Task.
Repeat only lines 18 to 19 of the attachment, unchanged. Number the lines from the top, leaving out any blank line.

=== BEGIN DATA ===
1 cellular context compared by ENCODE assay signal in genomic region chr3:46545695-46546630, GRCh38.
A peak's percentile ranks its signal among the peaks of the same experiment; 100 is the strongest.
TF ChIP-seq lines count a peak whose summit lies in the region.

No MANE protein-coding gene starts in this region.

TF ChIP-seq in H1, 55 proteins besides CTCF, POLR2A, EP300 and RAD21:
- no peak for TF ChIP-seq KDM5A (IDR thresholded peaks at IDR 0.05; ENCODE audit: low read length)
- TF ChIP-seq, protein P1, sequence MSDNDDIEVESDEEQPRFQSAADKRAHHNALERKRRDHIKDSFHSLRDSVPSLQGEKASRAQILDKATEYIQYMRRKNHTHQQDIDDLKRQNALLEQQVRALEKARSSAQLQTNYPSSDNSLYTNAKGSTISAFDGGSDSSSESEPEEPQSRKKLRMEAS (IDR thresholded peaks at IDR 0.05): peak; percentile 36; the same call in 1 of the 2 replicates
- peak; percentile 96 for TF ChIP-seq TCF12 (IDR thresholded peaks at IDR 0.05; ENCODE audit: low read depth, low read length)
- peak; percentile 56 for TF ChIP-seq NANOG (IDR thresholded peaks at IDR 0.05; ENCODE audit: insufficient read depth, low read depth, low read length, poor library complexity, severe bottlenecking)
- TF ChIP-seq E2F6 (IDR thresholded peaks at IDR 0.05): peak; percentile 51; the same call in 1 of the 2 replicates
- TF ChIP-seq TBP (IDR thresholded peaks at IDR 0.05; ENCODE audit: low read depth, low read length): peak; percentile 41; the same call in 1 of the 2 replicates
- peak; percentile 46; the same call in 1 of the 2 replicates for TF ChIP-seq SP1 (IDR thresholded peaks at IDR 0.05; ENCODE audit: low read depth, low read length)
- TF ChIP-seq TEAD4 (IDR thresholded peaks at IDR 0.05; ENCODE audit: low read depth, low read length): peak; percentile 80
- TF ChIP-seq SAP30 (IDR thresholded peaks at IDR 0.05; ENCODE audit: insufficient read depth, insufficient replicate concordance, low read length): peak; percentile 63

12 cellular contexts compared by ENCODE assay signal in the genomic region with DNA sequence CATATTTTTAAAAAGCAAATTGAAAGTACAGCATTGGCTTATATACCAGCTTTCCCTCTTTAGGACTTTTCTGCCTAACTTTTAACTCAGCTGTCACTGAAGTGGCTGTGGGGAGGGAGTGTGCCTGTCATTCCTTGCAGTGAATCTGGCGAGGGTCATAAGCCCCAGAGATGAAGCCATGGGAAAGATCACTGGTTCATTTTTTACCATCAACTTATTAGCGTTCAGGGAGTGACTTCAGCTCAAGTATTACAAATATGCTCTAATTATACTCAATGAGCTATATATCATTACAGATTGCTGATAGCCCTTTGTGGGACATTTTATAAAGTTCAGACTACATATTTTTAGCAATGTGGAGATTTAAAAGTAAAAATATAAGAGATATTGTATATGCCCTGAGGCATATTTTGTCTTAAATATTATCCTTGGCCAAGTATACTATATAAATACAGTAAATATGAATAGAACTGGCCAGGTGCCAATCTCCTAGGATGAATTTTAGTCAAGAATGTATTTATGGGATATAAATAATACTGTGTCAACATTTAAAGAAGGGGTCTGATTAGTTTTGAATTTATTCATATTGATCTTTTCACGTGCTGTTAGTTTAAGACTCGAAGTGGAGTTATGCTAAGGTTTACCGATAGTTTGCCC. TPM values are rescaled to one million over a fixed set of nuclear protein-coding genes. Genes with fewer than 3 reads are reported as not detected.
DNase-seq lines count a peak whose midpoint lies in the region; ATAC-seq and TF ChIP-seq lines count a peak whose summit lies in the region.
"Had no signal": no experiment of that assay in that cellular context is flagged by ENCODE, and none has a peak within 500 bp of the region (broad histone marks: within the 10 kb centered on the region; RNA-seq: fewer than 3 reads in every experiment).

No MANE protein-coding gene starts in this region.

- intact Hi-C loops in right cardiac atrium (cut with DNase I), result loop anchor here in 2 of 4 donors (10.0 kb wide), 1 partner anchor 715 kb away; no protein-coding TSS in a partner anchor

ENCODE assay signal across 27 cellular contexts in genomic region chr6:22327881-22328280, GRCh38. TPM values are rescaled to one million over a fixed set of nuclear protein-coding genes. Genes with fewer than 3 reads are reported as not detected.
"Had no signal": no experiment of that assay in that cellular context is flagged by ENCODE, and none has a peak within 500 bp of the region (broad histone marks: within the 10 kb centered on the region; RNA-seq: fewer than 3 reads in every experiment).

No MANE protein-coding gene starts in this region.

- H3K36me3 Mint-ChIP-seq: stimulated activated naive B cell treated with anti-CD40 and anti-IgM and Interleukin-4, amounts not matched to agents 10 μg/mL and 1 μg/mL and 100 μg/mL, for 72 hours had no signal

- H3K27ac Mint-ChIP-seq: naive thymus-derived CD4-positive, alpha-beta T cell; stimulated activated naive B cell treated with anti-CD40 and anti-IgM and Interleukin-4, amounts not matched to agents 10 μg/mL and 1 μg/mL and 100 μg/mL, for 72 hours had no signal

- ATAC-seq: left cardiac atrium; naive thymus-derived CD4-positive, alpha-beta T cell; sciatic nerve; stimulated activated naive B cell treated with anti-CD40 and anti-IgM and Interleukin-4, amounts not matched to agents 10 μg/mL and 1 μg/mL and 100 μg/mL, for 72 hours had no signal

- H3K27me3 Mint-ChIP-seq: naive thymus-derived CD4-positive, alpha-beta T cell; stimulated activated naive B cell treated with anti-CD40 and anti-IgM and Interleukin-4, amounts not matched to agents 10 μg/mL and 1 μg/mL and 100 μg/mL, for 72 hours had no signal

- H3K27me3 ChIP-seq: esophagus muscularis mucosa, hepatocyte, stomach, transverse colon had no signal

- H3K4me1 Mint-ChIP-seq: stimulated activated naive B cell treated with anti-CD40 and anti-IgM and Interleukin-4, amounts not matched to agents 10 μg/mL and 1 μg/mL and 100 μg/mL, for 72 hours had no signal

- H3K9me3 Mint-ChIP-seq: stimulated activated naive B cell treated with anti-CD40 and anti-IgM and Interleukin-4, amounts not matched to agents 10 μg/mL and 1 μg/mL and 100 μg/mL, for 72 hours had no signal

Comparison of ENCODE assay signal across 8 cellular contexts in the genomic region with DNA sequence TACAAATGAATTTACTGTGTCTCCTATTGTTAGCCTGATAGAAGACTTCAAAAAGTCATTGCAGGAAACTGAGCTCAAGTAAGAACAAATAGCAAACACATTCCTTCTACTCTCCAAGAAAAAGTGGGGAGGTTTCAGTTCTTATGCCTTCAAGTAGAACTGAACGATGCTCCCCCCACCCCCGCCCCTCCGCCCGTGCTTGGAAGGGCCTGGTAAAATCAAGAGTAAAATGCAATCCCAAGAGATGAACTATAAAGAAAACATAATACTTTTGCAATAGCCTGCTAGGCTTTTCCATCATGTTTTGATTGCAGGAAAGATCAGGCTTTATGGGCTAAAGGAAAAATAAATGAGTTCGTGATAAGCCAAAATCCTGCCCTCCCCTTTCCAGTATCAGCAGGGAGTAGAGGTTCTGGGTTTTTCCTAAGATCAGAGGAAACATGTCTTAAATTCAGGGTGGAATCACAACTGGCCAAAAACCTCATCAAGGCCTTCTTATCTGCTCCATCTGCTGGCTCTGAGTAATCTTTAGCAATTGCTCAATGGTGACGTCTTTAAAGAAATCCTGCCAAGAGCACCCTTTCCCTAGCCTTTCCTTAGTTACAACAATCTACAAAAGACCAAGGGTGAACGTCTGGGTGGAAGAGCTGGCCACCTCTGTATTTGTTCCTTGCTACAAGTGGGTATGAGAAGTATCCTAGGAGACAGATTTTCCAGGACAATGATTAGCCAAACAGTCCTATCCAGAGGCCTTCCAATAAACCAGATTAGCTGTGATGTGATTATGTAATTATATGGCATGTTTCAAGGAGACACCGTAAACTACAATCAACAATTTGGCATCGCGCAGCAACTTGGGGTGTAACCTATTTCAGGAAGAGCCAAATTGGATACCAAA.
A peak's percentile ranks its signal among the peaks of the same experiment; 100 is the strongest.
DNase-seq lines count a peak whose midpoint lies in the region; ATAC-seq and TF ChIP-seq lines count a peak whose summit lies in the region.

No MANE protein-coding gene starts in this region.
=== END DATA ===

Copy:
No MANE protein-coding gene starts in this region.

- intact Hi-C loops in right cardiac atrium (cut with DNase I), result loop anchor here in 2 of 4 donors (10.0 kb wide), 1 partner anchor 715 kb away; no protein-coding TSS in a partner anchor